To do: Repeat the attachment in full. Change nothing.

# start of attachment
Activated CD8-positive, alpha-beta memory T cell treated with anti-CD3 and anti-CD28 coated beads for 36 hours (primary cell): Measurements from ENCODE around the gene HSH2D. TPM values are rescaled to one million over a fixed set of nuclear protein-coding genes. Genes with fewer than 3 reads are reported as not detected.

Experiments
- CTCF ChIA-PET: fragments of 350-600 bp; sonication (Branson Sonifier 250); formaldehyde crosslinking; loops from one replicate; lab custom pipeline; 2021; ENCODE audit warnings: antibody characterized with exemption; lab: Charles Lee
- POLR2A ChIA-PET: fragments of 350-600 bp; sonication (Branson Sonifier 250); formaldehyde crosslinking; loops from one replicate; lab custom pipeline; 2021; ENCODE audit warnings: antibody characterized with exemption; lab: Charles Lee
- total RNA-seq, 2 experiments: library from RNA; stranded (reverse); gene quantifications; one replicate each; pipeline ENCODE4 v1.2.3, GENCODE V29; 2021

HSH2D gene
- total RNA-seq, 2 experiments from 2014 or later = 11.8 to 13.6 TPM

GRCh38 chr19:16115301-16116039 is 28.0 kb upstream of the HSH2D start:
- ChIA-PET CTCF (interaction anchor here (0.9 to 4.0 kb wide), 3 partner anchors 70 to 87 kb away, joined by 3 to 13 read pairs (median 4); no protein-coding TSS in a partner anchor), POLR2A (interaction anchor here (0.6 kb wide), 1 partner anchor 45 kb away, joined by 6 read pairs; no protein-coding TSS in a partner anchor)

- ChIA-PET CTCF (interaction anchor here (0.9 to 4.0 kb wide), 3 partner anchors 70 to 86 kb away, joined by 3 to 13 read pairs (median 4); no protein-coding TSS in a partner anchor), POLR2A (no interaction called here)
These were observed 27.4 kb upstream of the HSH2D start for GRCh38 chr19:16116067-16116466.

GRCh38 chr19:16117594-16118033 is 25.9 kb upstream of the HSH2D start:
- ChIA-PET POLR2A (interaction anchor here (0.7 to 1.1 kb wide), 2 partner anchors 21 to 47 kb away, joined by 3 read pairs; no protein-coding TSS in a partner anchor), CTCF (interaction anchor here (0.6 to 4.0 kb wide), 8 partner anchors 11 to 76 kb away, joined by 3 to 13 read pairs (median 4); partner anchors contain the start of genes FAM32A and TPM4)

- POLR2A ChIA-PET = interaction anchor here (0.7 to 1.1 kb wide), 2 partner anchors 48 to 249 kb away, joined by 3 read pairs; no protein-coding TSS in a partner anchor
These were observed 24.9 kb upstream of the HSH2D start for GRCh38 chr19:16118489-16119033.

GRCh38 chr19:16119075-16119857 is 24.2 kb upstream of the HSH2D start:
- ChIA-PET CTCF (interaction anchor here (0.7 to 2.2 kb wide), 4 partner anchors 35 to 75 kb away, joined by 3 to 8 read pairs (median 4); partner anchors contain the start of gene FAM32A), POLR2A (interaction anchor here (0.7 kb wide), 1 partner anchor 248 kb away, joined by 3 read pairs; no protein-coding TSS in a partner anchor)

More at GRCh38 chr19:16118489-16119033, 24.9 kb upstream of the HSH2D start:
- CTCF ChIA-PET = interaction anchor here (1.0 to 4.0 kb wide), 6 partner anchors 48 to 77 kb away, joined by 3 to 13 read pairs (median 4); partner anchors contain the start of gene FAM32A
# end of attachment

Activated CD8-positive, alpha-beta memory T cell treated with anti-CD3 and anti-CD28 coated beads for 36 hours (primary cell): Measurements from ENCODE around the gene HSH2D. TPM values are rescaled to one million over a fixed set of nuclear protein-coding genes. Genes with fewer than 3 reads are reported as not detected.

Experiments
- CTCF ChIA-PET: fragments of 350-600 bp; sonication (Branson Sonifier 250); formaldehyde crosslinking; loops from one replicate; lab custom pipeline; 2021; ENCODE audit warnings: antibody characterized with exemption; lab: Charles Lee
- POLR2A ChIA-PET: fragments of 350-600 bp; sonication (Branson Sonifier 250); formaldehyde crosslinking; loops from one replicate; lab custom pipeline; 2021; ENCODE audit warnings: antibody characterized with exemption; lab: Charles Lee
- total RNA-seq, 2 experiments: library from RNA; stranded (reverse); gene quantifications; one replicate each; pipeline ENCODE4 v1.2.3, GENCODE V29; 2021

HSH2D gene
- total RNA-seq, 2 experiments from 2014 or later = 11.8 to 13.6 TPM

GRCh38 chr19:16115301-16116039 is 28.0 kb upstream of the HSH2D start:
- ChIA-PET CTCF (interaction anchor here (0.9 to 4.0 kb wide), 3 partner anchors 70 to 87 kb away, joined by 3 to 13 read pairs (median 4); no protein-coding TSS in a partner anchor), POLR2A (interaction anchor here (0.6 kb wide), 1 partner anchor 45 kb away, joined by 6 read pairs; no protein-coding TSS in a partner anchor)

- ChIA-PET CTCF (interaction anchor here (0.9 to 4.0 kb wide), 3 partner anchors 70 to 86 kb away, joined by 3 to 13 read pairs (median 4); no protein-coding TSS in a partner anchor), POLR2A (no interaction called here)
These were observed 27.4 kb upstream of the HSH2D start for GRCh38 chr19:16116067-16116466.

GRCh38 chr19:16117594-16118033 is 25.9 kb upstream of the HSH2D start:
- ChIA-PET POLR2A (interaction anchor here (0.7 to 1.1 kb wide), 2 partner anchors 21 to 47 kb away, joined by 3 read pairs; no protein-coding TSS in a partner anchor), CTCF (interaction anchor here (0.6 to 4.0 kb wide), 8 partner anchors 11 to 76 kb away, joined by 3 to 13 read pairs (median 4); partner anchors contain the start of genes FAM32A and TPM4)

- POLR2A ChIA-PET = interaction anchor here (0.7 to 1.1 kb wide), 2 partner anchors 48 to 249 kb away, joined by 3 read pairs; no protein-coding TSS in a partner anchor
These were observed 24.9 kb upstream of the HSH2D start for GRCh38 chr19:16118489-16119033.

GRCh38 chr19:16119075-16119857 is 24.2 kb upstream of the HSH2D start:
- ChIA-PET CTCF (interaction anchor here (0.7 to 2.2 kb wide), 4 partner anchors 35 to 75 kb away, joined by 3 to 8 read pairs (median 4); partner anchors contain the start of gene FAM32A), POLR2A (interaction anchor here (0.7 kb wide), 1 partner anchor 248 kb away, joined by 3 read pairs; no protein-coding TSS in a partner anchor)

More at GRCh38 chr19:16118489-16119033, 24.9 kb upstream of the HSH2D start:
- CTCF ChIA-PET = interaction anchor here (1.0 to 4.0 kb wide), 6 partner anchors 48 to 77 kb away, joined by 3 to 13 read pairs (median 4); partner anchors contain the start of gene FAM32A